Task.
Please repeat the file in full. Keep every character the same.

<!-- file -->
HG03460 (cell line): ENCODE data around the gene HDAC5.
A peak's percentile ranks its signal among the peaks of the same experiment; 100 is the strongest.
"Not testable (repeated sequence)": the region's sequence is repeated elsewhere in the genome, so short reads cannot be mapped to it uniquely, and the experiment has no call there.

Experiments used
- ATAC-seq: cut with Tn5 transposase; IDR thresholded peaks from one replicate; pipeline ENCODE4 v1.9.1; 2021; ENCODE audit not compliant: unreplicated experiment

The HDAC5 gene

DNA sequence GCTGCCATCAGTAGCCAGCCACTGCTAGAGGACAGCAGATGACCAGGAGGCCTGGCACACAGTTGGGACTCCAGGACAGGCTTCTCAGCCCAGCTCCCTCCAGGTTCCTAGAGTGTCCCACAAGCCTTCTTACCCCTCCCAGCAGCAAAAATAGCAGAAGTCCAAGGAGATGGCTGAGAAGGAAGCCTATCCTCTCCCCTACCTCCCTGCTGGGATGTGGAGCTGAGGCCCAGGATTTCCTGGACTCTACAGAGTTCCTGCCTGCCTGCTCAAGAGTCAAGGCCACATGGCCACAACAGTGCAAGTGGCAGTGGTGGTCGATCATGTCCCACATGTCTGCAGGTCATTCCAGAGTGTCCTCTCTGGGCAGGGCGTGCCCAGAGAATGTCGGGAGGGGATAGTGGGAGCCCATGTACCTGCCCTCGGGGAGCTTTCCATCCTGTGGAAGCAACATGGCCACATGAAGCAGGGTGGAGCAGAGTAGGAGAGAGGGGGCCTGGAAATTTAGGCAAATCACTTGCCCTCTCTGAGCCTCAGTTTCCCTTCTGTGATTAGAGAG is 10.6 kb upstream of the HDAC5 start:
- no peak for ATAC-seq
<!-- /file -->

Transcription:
HG03460 (cell line): ENCODE data around the gene HDAC5.
A peak's percentile ranks its signal among the peaks of the same experiment; 100 is the strongest.
"Not testable (repeated sequence)": the region's sequence is repeated elsewhere in the genome, so short reads cannot be mapped to it uniquely, and the experiment has no call there.

Experiments used
- ATAC-seq: cut with Tn5 transposase; IDR thresholded peaks from one replicate; pipeline ENCODE4 v1.9.1; 2021; ENCODE audit not compliant: unreplicated experiment

The HDAC5 gene

DNA sequence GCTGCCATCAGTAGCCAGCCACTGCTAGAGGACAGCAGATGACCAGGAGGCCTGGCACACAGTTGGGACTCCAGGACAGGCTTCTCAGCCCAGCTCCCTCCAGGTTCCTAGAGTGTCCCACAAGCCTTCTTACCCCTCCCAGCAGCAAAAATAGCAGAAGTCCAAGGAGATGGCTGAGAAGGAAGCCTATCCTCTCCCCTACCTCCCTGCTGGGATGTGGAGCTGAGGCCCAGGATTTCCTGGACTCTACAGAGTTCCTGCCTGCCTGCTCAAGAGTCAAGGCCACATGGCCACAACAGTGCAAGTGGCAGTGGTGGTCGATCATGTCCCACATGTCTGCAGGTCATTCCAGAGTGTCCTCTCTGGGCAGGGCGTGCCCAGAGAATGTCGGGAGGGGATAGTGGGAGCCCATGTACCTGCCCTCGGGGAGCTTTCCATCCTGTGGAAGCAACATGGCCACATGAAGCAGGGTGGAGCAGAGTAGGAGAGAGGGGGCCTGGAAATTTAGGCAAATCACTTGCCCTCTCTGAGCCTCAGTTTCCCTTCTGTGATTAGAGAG is 10.6 kb upstream of the HDAC5 start:
- no peak for ATAC-seq